GREENFIELD — The way Thomas Flanagan sees it, Edelweiss Equine-Assisted Therapy Center is in the business of changing lives.
Whether it’s a child with a disability benefiting from the rhythmic steps of a steed, a veteran looking to horseback riding as a way to heal from the physical and emotional injuries of war or a volunteer searching for a chance to help others, Edelweiss sparks transformations, he said.
Those directly involved with the organization have always known this, Flanagan said. Now, it’s his job to make sure the rest of county, businesses and residents alike, realize the same thing.
Flanagan, a lifelong Hancock County resident, took over as executive director of the organization in January. While he’s still getting settled into the new position, Flanagan said he’s eager to get started and to see what his new team can accomplish once programs kick off again in April.
“I think this is a place that makes life better for all those involved,” Flanagan said. “I’ve always had a passion for (working with) children, and I’ve always loved horses. This was a way to marry the two.”
Working with children with disabilities was not a distant notion to Flanagan, a former band director for the Eastern Hancock school district.
But it was the financial experience Flanagan gained after leaving teaching to join the business world that made him stand out among other candidates for the job, said Jim Matthews, president of the Edelweiss Board of Directors.
“He has some great ideas about how we can do better fundraising,” Matthews said. “That was one of things we were most interested in.”
Fundraisers, donations and sponsorships account for the majority of Edelweiss’s budget. Raising horses is pricey, and while participants are charged a small fee per class, it’s nowhere near what the programs actually cost to hold.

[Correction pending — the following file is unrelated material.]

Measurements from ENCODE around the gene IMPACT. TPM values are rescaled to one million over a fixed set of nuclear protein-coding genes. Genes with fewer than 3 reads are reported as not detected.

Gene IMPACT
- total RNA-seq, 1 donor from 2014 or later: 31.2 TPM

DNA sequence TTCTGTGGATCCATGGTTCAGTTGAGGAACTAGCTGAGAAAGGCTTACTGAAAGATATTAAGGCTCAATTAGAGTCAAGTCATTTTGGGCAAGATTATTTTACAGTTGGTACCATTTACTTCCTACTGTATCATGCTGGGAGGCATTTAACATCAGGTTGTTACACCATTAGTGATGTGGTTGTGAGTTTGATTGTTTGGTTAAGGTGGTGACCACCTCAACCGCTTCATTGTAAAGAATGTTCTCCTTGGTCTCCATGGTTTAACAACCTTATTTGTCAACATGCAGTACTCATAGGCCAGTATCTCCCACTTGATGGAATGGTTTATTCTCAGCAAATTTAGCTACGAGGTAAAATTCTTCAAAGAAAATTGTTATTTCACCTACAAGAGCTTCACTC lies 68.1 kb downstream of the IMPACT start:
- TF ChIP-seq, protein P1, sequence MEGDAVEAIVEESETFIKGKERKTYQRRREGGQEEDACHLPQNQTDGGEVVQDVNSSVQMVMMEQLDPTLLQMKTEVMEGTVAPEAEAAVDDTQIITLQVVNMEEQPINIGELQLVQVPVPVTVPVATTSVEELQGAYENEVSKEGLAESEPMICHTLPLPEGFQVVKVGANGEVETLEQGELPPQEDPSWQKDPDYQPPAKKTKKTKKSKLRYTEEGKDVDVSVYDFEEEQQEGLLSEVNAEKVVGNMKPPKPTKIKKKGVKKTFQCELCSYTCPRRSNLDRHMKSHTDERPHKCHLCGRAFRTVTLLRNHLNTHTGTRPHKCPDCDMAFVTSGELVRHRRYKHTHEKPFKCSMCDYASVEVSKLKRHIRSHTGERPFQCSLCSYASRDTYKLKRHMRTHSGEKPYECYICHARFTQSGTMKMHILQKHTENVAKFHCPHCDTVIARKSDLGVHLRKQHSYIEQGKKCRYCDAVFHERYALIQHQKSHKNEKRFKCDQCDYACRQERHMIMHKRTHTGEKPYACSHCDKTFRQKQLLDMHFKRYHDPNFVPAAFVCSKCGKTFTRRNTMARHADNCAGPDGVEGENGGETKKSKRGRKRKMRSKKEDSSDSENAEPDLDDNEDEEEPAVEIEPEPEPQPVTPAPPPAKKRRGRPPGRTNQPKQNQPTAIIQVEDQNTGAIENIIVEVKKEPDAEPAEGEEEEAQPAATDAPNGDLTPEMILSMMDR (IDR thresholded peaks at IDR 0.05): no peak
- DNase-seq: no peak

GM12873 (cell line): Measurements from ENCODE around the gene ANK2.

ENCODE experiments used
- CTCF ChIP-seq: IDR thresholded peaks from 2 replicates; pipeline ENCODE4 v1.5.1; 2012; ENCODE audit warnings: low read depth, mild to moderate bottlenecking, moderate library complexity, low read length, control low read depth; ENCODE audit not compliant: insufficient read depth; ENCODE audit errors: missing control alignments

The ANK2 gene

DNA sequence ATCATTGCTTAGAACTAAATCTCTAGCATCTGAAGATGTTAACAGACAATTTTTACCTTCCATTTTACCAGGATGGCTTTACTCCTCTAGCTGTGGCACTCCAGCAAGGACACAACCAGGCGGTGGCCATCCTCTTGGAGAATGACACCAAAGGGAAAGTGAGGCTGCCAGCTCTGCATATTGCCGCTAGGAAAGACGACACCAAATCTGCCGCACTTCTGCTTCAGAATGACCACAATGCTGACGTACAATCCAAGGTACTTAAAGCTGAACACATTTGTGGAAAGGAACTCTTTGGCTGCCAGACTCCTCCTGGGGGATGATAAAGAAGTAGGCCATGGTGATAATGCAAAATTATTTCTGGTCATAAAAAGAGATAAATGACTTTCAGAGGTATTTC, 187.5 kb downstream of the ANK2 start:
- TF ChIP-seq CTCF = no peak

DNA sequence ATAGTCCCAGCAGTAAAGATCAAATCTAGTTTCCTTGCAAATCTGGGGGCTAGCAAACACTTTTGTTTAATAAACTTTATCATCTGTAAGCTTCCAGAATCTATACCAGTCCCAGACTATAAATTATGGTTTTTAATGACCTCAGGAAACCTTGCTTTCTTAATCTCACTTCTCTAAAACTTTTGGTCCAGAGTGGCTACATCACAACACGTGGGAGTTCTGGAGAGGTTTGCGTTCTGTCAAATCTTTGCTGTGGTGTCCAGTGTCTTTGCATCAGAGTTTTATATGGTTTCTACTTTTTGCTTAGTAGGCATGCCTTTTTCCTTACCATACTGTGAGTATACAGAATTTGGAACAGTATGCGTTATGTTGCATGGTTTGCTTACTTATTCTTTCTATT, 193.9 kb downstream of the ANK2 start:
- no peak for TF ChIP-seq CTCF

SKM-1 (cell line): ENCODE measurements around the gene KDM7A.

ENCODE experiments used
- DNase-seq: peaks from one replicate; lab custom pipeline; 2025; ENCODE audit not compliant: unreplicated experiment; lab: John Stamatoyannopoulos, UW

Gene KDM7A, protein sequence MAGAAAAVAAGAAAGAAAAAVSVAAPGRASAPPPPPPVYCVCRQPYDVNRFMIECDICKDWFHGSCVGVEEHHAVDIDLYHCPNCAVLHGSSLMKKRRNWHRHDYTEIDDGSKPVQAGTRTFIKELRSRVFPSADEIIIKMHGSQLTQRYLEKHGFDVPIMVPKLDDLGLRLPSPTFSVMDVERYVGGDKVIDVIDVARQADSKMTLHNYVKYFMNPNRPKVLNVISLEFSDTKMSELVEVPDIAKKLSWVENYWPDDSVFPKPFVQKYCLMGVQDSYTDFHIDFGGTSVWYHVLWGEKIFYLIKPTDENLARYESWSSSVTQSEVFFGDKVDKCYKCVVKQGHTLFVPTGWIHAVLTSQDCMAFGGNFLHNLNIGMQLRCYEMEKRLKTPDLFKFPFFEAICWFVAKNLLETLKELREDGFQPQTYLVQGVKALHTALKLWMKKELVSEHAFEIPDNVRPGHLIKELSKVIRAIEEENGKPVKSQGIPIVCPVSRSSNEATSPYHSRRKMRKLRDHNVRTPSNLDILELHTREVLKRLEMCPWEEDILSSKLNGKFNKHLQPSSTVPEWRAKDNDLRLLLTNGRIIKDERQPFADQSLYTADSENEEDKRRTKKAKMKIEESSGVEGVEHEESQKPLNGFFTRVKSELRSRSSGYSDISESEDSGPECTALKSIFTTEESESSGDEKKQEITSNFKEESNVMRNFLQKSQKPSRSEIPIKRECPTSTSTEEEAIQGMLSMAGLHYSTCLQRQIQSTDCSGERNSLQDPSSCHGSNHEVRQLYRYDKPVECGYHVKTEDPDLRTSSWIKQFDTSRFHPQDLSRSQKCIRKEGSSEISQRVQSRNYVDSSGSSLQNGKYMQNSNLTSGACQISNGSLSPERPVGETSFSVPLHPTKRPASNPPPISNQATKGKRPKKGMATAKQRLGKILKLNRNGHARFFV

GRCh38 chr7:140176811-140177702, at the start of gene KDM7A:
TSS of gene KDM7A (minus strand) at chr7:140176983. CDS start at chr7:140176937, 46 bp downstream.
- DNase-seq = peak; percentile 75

Early this month, Edelweiss had its annual Denim & Diamonds event and met the goal of raising $35,000, said Carla Nelson, an Edelweiss volunteer who helped plan the fundraiser.
“We keep (increasing) our goal every year. And every year, we manage to meet it,” Nelson said, adding that Denim & Diamonds is the organization’s largest benefit each year.
While Flanagan appreciates the community’s continued generosity, bringing in even more funding is a goal he hopes to achieve early in his tenure.
With more funding and more volunteers, the barn can introduce more forms of therapy and in turn help more people.
Currently, Edelweiss serves roughly 50 children from at least five counties in the area. Flanagan said the organization’s capacity is 75 children, and he wants to see the three class sessions offered on Monday through Thursday nights filled. He also hopes to add a Saturday class.
Their roster of volunteers carried 140 names in 2014, but Flanagan said Edelweiss needs between 150 and 200 volunteers to operate at full capacity.
Until riding programs begin in the spring, Flanagan is spending time meeting staffers and getting to know volunteers.
There’s a lot to learn, but Flanagan is energized about what lies ahead.
“Taking over at a nonprofit is like drinking out of a fully charged fire hose,” he said with a laugh. “But we’re getting the pressure down to where I can handle it.”